Capitol Hill comes together to open Hill Center
Capitol Hill’s many constituencies -- federal, District and community -- turned out for the opening of the Hill Center on Saturday. The federal side was represented by the Marine Color Guard, the Corps Brass Quintet and Commandant General James Amos and the Architect of the Capitol, Stephen Ayers. The District’s political leadership was led by Mayor Vincent Gray accompanied by Council Chairman Kwame Brown, Councilmembers Tommy Wells (Ward 6), Phil Mendelson (at-large), former Councilmember Sharon Ambrose and Advisory Neighborhood Commissioners. And in the audience were some of the musicians, artists, writers, cooks and chefs, actors, performers and filmmakers who will offer their talents to the Hill Center’s many happy users from the Hill and across the city.
In their remarks, District officials expressed relief and delight that the building will continue as a public facility and not be “turned into condos and retail,” as Chairman Brown said. This sentiment was shared by Mayor Gray, who was confident that there will be an “unbroken circle of services for the next 145 years.” And Councilmember Wells said he “couldn’t be more proud of our neighborhood.”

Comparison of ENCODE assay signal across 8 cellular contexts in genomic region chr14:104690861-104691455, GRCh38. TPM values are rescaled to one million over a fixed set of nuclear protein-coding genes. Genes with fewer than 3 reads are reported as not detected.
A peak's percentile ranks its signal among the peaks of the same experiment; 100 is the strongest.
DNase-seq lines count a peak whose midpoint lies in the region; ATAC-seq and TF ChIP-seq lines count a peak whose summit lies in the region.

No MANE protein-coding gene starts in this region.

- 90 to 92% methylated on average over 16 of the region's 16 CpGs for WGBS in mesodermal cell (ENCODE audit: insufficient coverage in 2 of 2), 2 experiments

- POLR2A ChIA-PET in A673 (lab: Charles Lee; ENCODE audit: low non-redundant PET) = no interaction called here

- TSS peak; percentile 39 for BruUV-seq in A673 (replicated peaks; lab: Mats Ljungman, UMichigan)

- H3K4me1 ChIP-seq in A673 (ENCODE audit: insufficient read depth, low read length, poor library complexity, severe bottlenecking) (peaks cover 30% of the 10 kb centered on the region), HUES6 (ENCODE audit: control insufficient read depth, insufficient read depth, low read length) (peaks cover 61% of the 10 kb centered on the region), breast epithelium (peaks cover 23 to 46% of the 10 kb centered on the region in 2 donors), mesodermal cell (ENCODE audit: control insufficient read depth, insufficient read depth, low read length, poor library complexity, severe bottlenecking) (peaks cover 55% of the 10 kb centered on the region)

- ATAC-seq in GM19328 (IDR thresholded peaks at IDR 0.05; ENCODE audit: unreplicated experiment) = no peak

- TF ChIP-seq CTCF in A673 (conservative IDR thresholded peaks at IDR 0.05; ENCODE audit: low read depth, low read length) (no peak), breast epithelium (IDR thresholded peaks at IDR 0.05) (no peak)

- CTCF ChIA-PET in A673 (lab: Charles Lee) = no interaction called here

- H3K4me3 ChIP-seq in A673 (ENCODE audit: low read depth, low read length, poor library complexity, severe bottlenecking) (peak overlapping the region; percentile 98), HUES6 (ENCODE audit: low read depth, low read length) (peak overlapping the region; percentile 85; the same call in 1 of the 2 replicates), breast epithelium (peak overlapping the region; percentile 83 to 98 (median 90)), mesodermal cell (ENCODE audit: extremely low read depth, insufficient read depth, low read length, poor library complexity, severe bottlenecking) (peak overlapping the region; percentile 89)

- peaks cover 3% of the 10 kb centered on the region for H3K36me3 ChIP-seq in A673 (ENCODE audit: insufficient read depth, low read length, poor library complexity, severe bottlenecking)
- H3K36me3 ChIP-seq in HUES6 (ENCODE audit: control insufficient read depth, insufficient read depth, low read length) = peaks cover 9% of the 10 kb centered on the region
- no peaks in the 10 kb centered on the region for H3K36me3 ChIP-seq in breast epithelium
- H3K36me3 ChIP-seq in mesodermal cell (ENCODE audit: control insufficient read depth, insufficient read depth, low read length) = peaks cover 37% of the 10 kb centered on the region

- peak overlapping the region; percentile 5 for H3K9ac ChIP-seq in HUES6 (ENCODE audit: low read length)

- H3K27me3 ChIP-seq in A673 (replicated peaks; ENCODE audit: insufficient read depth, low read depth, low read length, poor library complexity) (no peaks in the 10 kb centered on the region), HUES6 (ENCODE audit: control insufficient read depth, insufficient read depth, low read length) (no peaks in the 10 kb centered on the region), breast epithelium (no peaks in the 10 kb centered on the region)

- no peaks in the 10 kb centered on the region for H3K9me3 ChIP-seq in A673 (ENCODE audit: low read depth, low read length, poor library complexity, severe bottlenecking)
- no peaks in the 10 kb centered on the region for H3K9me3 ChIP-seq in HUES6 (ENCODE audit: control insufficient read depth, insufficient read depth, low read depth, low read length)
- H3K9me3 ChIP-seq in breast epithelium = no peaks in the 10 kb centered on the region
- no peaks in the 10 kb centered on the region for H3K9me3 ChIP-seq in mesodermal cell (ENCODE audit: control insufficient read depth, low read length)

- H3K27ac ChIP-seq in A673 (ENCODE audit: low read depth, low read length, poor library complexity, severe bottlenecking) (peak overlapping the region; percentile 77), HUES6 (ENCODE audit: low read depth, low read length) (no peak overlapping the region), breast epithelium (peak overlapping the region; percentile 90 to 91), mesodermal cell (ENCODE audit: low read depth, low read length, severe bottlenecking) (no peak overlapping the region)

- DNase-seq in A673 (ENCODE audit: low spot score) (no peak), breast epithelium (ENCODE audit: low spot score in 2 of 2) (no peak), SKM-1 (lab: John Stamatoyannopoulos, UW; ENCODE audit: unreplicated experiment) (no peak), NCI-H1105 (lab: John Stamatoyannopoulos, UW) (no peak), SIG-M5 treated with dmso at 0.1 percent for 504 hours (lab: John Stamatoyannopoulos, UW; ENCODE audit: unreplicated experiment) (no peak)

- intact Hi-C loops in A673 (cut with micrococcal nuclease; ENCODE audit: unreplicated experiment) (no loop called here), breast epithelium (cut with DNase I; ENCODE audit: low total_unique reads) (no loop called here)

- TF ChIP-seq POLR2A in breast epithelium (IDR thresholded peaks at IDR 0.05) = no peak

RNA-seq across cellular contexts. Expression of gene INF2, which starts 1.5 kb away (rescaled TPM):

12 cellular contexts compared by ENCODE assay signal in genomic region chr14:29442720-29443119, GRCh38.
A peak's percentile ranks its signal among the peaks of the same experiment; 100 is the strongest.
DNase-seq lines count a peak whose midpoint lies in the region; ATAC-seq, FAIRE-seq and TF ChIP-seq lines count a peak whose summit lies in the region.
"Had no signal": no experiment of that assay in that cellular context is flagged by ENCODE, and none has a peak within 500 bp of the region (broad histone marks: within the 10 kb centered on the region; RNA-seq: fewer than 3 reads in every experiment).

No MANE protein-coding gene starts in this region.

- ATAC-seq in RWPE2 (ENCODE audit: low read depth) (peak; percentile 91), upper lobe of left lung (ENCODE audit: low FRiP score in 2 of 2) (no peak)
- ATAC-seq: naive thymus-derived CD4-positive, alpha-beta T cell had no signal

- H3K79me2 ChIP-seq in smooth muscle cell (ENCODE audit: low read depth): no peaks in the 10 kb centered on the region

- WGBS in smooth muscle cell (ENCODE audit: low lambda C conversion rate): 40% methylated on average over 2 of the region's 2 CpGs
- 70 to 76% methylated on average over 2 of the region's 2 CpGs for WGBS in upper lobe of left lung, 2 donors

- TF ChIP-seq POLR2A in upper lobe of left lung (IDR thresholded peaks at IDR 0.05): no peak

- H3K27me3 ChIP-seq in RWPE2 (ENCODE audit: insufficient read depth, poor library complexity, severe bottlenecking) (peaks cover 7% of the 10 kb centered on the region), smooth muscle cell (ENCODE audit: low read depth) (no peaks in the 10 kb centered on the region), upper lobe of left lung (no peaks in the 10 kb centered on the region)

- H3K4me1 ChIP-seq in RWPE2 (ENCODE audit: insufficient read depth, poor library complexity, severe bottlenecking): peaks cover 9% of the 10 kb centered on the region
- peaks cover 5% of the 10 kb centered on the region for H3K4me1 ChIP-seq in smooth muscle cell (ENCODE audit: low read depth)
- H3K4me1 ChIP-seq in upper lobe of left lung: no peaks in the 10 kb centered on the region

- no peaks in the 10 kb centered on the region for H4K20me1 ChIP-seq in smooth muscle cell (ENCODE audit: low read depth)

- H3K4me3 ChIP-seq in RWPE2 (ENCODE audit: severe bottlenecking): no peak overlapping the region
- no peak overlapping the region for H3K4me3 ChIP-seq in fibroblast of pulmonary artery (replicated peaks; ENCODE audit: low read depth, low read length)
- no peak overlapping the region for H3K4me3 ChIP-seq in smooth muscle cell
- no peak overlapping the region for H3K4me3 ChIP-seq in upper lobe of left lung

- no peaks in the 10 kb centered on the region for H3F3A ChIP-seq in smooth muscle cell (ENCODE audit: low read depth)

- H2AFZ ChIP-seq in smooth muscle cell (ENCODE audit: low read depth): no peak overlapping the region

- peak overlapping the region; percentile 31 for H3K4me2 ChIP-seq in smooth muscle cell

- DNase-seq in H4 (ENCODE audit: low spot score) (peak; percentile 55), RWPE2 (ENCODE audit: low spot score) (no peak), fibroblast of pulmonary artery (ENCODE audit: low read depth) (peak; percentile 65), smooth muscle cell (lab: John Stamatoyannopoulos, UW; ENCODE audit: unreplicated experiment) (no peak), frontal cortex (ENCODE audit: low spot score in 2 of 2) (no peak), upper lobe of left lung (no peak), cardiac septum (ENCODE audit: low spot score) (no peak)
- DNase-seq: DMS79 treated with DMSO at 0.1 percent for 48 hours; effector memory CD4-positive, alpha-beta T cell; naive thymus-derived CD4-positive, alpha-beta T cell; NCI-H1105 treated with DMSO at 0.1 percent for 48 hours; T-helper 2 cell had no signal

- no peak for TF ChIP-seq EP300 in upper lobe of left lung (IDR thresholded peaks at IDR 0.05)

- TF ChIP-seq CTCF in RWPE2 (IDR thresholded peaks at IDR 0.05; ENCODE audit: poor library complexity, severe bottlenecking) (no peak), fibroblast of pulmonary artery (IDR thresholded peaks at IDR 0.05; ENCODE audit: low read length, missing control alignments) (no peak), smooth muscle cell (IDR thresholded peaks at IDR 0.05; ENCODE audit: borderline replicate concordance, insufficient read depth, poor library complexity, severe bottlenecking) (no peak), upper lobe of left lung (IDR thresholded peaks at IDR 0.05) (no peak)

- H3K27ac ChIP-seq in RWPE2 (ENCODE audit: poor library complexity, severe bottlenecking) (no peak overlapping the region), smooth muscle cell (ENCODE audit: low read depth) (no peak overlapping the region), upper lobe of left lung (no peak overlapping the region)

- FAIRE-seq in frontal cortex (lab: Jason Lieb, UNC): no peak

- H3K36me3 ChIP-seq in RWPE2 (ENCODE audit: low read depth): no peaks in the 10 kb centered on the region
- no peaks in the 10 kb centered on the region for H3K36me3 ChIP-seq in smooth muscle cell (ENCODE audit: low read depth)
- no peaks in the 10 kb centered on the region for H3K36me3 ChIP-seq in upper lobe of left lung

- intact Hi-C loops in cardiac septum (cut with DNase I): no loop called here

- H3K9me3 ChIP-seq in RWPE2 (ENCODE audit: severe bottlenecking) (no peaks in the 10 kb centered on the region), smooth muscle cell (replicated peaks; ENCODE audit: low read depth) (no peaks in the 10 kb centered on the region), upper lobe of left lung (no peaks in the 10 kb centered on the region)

The Hill Center occupies the Old Navel Hospital at 9th and Pennsylvania Avenue, SE. Opened in 1866, it cared for the veterans of the Civil and Spanish-American Wars until 1911. It then was a Hospital Corps Training School and a home for veterans pressing their pension claims in the capital. After control was transferred to the District in 1962, it housed several social service organizations as well as ANC space office and meeting rooms